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UPDATE: We've summarized much of the series this article is part of in a new report, Policies for Shareable Cities: A Sharing Economy Policy Primer for Urban Leaders. Get your free copy here today.

Shared workspaces and workshops like The Hub, pariSOMA, TechShop, and 3rd Ward enrich a city by giving workers, entrepreneurs, and creative people access to space and equipment for their special projects or day-to-day work. These spaces are ultimate breeding grounds for sharing and collaboration. By virtue of sharing space, the entrepreneurs in shared workspaces inevitably come together to share ideas and collaborate on projects. Shared commercial kitchens, like La Cocina, are also incredibly valuable in fostering local food production.


A coworking space in Würzburg, Bavaria. Photo credit: Christian Pier. Used under Creative Commons license.

Cities can stimulate the local economy and small-scale enterprise by facilitating the growth of shared offices, workshops, studios, and commercial kitchens. Here are a few suggestions for ways that cities can adopt policies to promote such spaces:

  1. Zoning for coworking: Cities can facilitate the growth of coworking and shared offices spaces by making the permitting process streamlined and inexpensive for coworking, and by making coworking a permitted use in most commercial and industrial zones of a city. In commercial districts, where office uses are sometimes not allowed on the ground floor of a building, cities should loosen the rules to allow for coworking spaces. After all, coworking spaces are something of a cross between offices and community centers.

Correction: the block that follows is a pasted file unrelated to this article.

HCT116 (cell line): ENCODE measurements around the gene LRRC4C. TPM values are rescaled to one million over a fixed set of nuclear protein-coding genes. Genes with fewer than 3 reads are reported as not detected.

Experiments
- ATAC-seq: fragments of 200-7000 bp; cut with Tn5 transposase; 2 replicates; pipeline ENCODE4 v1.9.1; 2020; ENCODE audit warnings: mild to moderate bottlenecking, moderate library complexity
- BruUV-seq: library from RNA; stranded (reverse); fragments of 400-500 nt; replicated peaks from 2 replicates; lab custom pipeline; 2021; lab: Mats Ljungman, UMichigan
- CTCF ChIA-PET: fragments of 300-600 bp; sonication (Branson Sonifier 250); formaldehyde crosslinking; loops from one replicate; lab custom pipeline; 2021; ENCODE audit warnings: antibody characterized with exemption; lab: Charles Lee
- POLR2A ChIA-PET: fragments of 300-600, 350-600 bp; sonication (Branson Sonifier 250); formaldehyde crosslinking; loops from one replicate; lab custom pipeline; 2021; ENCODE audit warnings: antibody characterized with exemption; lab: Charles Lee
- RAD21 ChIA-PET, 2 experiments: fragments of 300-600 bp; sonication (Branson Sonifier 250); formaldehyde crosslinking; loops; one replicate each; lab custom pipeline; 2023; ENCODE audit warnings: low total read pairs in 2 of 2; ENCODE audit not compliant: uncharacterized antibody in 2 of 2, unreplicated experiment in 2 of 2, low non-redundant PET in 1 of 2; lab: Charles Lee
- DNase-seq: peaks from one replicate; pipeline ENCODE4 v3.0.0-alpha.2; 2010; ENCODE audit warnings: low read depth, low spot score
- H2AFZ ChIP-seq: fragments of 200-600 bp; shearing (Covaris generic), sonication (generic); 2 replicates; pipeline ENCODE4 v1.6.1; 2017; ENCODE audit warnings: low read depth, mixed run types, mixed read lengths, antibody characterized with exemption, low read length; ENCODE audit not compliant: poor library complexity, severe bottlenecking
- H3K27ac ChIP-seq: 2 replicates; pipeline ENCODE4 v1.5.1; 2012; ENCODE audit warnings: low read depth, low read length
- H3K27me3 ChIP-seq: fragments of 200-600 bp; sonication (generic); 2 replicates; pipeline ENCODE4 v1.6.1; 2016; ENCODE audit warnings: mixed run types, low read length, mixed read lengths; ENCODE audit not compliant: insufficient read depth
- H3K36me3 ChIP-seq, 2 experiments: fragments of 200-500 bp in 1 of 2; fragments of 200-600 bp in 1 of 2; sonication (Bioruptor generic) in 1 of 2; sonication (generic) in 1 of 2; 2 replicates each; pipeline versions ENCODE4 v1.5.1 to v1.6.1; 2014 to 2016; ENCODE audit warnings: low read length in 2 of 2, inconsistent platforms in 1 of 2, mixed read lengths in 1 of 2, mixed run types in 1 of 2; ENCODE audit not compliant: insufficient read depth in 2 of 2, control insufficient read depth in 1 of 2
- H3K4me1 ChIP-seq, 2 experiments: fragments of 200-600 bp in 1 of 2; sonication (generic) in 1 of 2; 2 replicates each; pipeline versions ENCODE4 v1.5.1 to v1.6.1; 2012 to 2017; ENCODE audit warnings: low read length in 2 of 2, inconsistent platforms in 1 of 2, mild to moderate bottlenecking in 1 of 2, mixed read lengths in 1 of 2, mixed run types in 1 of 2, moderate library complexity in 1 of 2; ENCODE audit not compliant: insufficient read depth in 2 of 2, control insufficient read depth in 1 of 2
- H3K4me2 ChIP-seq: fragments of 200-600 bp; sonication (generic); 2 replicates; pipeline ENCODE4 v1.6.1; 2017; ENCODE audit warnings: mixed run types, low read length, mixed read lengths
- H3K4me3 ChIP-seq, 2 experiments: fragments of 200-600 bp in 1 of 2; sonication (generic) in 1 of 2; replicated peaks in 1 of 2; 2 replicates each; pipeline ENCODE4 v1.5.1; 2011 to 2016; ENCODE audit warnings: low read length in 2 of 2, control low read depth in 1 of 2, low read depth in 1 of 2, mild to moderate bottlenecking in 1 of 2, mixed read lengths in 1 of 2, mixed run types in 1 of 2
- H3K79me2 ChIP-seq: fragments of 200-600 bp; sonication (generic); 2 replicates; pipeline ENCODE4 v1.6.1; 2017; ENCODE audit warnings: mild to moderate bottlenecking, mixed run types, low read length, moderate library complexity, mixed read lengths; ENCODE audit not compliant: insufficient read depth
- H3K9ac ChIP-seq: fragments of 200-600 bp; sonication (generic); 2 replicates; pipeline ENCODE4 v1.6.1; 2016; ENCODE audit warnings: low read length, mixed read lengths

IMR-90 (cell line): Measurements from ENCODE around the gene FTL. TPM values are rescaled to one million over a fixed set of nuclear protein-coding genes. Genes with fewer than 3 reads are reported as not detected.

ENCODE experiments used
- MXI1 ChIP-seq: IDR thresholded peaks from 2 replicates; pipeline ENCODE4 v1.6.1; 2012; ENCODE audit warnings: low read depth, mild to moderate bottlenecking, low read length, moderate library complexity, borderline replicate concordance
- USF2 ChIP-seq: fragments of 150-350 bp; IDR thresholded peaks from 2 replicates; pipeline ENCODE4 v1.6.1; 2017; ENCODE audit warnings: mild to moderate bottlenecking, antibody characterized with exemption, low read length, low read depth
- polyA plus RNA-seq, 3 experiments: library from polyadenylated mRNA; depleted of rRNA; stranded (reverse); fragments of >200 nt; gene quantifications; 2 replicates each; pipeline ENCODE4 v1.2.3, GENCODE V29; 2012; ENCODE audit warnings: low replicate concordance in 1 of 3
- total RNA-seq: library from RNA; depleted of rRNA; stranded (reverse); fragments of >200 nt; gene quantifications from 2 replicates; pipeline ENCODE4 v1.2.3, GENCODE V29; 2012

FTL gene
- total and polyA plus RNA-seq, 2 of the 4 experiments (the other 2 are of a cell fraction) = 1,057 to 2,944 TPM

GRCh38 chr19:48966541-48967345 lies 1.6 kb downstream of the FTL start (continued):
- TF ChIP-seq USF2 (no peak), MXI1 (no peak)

2. Residential coworking: Working from home lowers the traffic and parking burdens in a city. At the same time, many people that work at home feel isolated. Imagine that, instead of going to work in your home office, you gather with a few neighbors to work in one neighbor’s home office. Cities can enable the sharing of home offices by altering rules related to home occupations. For example, cities could allow non-residents to work in a home office, rather than mandating that only the resident of the home can work there. Cities can also enable residential shared workspaces by expanding zoning for mixed-used and live/work spaces.

  3. City-owned or city-subsidized shared workspaces: A great way for cities to facilitate the growth of shared workspaces is to build or subsidize them. For example, cities could build shared workshop spaces in conjunction with city tool-lending libraries, or build shared office spaces in conjunction with a public library. Shared workspaces are also a perfect space for educational programming and workshops; a city can subsidize such spaces by providing funding for the educational programs within such spaces.

How else might a city encourage shareable workspaces and workshops? Please post your thoughts below and help us build this collection of policy proposals. Thank you!

This post is one of 15 parts of our Policies for a Shareable City series with the Sustainable Economies Law Center:

  1. Car Sharing and Parking Sharing
  2. Ride Sharing
  3. Bike Sharing
  4. Shareable Commercial Spaces
  5. Shareable Housing
  6. Homes as Sharing Hubs
  7. Shareable Neighborhoods
  8. Shareable Workspaces
  9. Recreational and Green Spaces
  10. Shareable Rooftops
  11. Urban Agriculture
  12. Food Sharing
  13. Public Libraries
  14. The Shareable City Employee
  15. How to Rebuild the City as a Platform
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Sustainable Economies Law Center

ABOUT THE AUTHOR

Sustainable Economies Law Center

The Sustainable Economies Law Center facilitates the growth of more sustainable, localized, and just economies, through education, legal research, and advocacy that support practices such as local investing, community-supported enterprise,

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